WASHINGTON/NEW DELHI (Reuters) – US President Donald Trump looked set to open a new front in his trade wars on Monday with a plan to end preferential trade treatment for India that allows duty-free entry for up to $5.6 billion worth of its exports to the United States.
India played down the impact, saying it was keeping retaliatory tariffs out of its talks with the United States, but the opposition could seize on the issue to embarrass Prime Minister Narendra Modi ahead of general elections this year.
Mr Trump, who has vowed to cut US trade deficits, has repeatedly called out India for its high tariffs, and US trade officials said scrapping the concessions would take at least 60 days after notifications to Congress and the Indian government.
“I am taking this step because, after intensive engagement between the United States and the government of India, I have determined that India has not assured the United States that it will provide equitable and reasonable access to the markets of India,” Mr Trump told congressional leaders in a letter.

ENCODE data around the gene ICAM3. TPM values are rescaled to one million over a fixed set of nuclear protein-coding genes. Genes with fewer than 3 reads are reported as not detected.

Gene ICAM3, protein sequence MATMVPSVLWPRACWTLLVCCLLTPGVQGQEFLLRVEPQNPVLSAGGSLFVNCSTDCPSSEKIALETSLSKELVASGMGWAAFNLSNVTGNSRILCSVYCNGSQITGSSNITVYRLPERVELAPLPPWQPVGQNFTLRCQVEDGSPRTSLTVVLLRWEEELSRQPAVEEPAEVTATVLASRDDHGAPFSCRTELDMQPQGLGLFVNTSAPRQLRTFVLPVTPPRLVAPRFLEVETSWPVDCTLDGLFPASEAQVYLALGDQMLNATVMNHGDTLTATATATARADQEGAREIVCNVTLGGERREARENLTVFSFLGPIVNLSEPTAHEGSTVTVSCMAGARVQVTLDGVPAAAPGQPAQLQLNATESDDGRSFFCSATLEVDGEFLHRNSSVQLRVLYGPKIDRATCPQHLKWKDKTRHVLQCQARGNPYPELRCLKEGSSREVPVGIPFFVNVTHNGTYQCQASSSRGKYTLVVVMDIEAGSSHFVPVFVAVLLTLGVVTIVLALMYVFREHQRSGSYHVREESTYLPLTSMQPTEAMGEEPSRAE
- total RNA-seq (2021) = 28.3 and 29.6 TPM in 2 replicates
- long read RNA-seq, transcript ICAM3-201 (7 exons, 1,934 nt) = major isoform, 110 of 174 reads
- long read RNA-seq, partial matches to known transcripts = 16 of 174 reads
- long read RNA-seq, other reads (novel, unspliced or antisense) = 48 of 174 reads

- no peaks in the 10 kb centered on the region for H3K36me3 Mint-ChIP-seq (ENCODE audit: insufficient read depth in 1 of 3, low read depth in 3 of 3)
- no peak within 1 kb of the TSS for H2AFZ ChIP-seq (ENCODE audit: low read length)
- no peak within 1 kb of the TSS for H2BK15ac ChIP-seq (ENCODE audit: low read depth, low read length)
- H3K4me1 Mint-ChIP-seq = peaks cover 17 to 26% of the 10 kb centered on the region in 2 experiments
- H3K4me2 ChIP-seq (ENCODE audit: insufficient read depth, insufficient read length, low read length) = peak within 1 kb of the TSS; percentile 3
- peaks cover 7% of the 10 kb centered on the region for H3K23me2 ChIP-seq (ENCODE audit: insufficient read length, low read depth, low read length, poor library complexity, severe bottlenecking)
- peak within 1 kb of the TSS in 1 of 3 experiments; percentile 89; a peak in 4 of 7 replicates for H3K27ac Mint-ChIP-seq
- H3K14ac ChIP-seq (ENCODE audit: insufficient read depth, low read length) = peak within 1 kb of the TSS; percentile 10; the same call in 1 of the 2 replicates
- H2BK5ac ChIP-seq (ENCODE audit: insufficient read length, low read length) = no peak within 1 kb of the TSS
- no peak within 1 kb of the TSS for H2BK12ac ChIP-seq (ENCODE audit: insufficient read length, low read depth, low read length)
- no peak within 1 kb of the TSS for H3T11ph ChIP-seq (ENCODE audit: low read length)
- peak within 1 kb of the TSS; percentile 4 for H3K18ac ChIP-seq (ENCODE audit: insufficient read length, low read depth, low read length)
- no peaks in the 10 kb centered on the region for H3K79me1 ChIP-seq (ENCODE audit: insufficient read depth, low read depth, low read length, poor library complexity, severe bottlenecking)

India is the world’s largest beneficiary of the Generalized System of Preferences (GSP), which dates from the 1970s, and ending its participation would be the strongest punitive action against it since Trump took office.
Reuters last month reported the planned US action, which comes as the United States and China appear close to a deal to roll back US tariffs on at least $200 billion worth of Chinese goods.
The US Trade Representative’s Office said India’s removal from the GSP would not take effect for at least 60 days after the notifications.